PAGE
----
Maritain acknowledges that inexactness of language often leads some to attribute to the Church an act or decision of her directing personnel without distinguishing whether the act belongs properly to the perpetrator as its sole cause or as an instrument of the Church herself. He reminds his reader that “it is only the solemn Magisterium of the Pope speaking alone (and not through a Roman Congregation) or when he speaks conjointly with the bishops assembled in General Council (Ordinary Magisterium) that it is the Church speaking and acting, the Church one, holy, and infallible.” (10) The person of the Church is there, before our very eyes and manifestly at work, through the Magisterium when it teaches infallibly.
Maritain is convinced that even when one of its personnel uses badly his judicial or his moral authority, the person of the Church remains intact, although in a certain indirect manner, which does not render her responsible for that which the maverick who betrays her spirit. Before civil law, that is a different matter.
In the U.S. and throughout the Western world, corporations are given the status of persona ficta, insofar as they endure over a period of time and manifest a corporate structure. Judicial personality allows one or more natural persons to act as a single entity for legal purposes. In many jurisdictions, artificial personality allows that entity to be considered separately from its individual members or shareholders. Still, a corporate entity may be held responsible for unofficial actions on the part of its personnel and can be sued for malfeasance even though the deed of its employee is at variance with corporate policy. The Church in the United States has paid dearly for allegations of sexual misbehavior on the part of some of its clergy.
Interestingly, the doctrine of persona ficta has been attributed to Pope Innocent IV, who seems to have endorsed the notion in order to allow monasteries to have legal existence apart from the individual monks, thus enabling the monastery to have an infrastructure even though each monk took the vow of poverty. It was thought that the status persona ficta also protected the organization from being held accountable for negligence on the part of individuals within it.
That protection, of course, was not to be, certainly not in the United States where, for example, the pharmaceutical manufacturer Pfizer was forced to settle for a fine of $2.3 billion because a drug salesman promoted Pfizer’s drug, Celebrex, for usage for which it had not been approved by the relevant federal agency.
In speaking of the Church and her personnel, one cannot help, with the canonization of John Paul II, to take note of the difference between the thought of Giovanni Battista Montini, later known as Paul VI, and Karol Wojtyla. It is the difference between Maritain and Husserl. Montini as a seminary professor translated from the French into Italian at least two works of Maritain for classroom use. He also made use of the Thomistic studies of Etienne Gilson. By contrast, Wojtyla in professional philosophical circles is known for his major work, translated into English as The Acting Person. Eschewing the philosophy of the Schoolmen, Wojtyla chose to work as a phenomenologist. This sets him apart from Montini as well as Maritain and even Garrigou-Lagrange, the professor under whom he wrote a doctoral dissertation on John of the Cross.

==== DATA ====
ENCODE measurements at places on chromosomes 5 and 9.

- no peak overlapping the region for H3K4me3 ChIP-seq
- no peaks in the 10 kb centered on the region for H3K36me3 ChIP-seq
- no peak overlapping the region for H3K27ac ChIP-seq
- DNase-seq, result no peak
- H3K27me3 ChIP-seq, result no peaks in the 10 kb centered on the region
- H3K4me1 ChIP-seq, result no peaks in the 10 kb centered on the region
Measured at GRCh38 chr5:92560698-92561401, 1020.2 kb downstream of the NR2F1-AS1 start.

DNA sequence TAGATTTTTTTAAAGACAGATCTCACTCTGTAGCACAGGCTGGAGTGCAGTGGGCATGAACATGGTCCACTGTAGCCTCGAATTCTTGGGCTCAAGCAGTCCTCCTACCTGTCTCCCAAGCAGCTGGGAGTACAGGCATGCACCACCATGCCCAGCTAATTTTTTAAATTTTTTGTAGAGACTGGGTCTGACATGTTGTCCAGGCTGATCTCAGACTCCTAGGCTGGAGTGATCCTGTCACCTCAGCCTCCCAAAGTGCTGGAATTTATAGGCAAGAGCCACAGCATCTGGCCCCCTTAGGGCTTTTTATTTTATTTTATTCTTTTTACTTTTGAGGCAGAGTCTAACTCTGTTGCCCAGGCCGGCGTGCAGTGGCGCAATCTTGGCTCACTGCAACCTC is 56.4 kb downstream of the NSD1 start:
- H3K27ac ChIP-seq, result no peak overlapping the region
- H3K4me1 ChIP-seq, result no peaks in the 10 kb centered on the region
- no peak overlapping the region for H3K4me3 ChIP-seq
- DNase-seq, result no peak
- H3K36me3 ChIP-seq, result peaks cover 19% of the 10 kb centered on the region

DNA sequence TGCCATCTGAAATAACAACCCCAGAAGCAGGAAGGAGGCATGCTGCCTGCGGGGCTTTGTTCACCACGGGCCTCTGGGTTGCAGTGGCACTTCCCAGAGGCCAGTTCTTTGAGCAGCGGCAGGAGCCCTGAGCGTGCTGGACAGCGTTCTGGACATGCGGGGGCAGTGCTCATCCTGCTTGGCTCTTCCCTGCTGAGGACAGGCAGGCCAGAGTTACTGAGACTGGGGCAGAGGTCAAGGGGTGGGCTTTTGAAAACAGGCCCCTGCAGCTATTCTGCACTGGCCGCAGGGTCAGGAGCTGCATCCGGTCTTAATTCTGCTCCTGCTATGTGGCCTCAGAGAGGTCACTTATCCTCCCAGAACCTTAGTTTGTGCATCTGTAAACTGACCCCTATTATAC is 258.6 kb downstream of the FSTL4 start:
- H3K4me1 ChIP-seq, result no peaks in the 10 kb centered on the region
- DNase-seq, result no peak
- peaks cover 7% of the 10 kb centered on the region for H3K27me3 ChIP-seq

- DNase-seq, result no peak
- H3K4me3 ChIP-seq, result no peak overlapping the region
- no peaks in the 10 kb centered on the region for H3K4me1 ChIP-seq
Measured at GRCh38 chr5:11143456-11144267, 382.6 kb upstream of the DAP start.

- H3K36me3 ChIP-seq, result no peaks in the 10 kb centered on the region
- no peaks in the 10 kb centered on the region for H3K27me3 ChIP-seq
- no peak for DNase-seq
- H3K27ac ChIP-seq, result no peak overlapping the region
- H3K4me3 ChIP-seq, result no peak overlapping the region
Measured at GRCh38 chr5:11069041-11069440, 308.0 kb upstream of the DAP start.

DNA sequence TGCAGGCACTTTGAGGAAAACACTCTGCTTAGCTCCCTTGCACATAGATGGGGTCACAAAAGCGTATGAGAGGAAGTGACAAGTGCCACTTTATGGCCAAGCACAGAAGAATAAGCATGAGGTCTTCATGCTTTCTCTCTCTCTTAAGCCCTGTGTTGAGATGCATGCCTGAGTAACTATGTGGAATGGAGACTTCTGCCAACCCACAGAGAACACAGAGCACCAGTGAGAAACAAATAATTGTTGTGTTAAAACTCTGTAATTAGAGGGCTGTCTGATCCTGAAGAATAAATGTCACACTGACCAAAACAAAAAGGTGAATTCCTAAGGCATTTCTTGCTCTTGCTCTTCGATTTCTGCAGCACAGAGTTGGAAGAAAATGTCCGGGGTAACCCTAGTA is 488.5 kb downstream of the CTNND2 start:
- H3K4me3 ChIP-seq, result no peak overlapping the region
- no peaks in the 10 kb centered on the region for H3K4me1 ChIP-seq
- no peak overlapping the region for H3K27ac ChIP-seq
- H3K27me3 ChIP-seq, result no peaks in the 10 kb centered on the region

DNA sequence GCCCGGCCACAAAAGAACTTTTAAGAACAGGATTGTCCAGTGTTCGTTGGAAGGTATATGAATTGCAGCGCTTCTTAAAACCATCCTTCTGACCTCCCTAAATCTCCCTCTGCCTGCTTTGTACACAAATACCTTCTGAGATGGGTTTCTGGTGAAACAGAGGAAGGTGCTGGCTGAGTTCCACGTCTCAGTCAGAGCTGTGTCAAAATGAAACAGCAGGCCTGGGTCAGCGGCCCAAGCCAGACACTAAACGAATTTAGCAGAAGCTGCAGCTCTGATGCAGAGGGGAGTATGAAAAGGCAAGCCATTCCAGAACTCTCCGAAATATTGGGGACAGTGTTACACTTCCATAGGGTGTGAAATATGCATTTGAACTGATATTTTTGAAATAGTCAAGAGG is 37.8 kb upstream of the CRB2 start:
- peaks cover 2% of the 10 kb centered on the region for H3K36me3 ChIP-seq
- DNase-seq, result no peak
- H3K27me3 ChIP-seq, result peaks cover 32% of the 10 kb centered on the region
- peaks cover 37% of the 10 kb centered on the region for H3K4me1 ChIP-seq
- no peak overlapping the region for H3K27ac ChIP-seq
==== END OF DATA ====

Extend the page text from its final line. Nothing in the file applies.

In Scholastic terminology, a person is metaphysically held to be “a supposit of a rational nature,” whereas Wojtyla, while not rejecting that metaphysical insight, avoids the language of being, preferring to speak of the “the discovery of the human subject or person.” He will say, “In experience man is given to us as he who exists and acts.”(11) Placing the emphasis on acts, he speaks of the various empirical sciences that present man under many different aspects, providing ever-increasing material that enables us to enhance our understanding of man as a person. Taking into consideration this constant increase in the empirical knowledge of man, we need a philosophical reassessment and to some extent a reinterpretation of man as a person. It is true, we do inferentially find the person in experience, that is the subject, in all its phenomenal manifestation. Maritain in the tradition of Thomas would likely say, “Yes, there is more in the senses than the senses themselves are able to appreciate.”
The two approaches are not incompatible, but Wojtyla, given his empirical approach, will add, “The self constitutes itself as a person primarily through its conscious acts. [But then he cautions]: “Consciousness is not to be made an independent subject, although by a process of exclusion, which in Husserl’s terminology is called epoche, it may be treated as if it were a subject.”
Archbishop Wojtyla’s philosophy is to color his participation in the deliberations of Vatican II and is not without influence on his papacy. With Vatican II the scholastic tradition is set aside, some might say, “suppressed.” John Paul II often praises St. Thomas, but he does not explicitly recommend the study of Aquinas until late in his papacy. Perhaps the spirit of the day was summed up in the judgment of the French theologian, later Jean Cardinal Danielou, “Theological inquiry can no longer restrict itself to Scholasticism, which is immobile and doesn’t take into account the two principal aspects of modern thought: historicity and subjectivity.” In that light, he praises Teilhard de Chardin. (12)
A case can be made to the contrary. Whatever it is called, “realism,” “Aristotelian realism,” or “Scholasticism,” it is the only philosophy that at once can adequately account for the achievements of theoretical physics in the 20th century and the moral order found in nature. It is against this perennial philosophy that the insights of Danielou and de Chardin are to be measured. Vatican II may have been called by John XXIII to close the gap between the Church and the modern world. If anything, that gap has been widened. Certainly the Church seems less sure of itself than when the council was called.


1. Jacques Maritain, De l’Église du Christ, trans. by Joseph W. Evans (On the Church of Christ: The Person of the Church and Her Personnel) (Notre Dame: University of Notre Dame Press, 1973).
2. Le Paysan de la Garonne (Paris: Desclee de Brouwer, 1966).
3. John Courtney Murray, We Hold These Truths (New York: Sheed and Ward, 1960).
4. Maritain, On the Church of Christ, p. v.
5. Ibid., p. 241.
6. Ibid., p. 138.
7. Ibid., p. 167.
8. Ibid., p. 168.
9. Available at the Vatican’s web site,
10. Maritain, On the Church of Christ, p. 239.
11. Karol Wojtyla, “The Person, Subject, and Community,” Review of Metaphysics, vol. 33., p. 273 (1979).
12. Etudes, vol. 249, p. 2 (1946).

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(Dr. Dougherty is dean emeritus of The School of Philosophy at The Catholic University of America.)